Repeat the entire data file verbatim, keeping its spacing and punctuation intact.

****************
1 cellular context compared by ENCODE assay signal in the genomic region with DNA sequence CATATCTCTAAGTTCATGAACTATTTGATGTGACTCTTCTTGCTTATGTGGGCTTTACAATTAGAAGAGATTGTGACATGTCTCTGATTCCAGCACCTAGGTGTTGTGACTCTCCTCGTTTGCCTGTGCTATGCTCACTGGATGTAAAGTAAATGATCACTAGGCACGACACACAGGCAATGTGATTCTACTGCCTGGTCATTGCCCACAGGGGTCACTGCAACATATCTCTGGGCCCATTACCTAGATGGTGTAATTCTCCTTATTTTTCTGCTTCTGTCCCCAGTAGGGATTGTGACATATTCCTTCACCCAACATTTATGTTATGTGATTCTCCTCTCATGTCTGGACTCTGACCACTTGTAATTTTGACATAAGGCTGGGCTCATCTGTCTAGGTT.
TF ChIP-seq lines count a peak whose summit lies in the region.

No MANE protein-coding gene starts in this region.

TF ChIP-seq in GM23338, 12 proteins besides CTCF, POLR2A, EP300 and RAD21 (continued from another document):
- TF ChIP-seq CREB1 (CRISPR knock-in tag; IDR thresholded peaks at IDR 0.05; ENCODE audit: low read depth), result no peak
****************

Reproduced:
1 cellular context compared by ENCODE assay signal in the genomic region with DNA sequence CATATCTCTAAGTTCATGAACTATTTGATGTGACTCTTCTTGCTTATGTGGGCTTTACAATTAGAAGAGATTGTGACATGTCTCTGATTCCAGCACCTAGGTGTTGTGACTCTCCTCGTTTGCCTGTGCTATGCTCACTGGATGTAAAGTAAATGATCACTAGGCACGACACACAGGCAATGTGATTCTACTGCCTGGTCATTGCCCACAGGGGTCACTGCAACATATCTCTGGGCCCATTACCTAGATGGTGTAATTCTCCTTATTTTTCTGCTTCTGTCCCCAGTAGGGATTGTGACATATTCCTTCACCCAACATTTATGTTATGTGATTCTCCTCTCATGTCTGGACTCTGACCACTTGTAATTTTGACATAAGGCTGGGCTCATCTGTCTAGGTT.
TF ChIP-seq lines count a peak whose summit lies in the region.

No MANE protein-coding gene starts in this region.

TF ChIP-seq in GM23338, 12 proteins besides CTCF, POLR2A, EP300 and RAD21 (continued from another document):
- TF ChIP-seq CREB1 (CRISPR knock-in tag; IDR thresholded peaks at IDR 0.05; ENCODE audit: low read depth), result no peak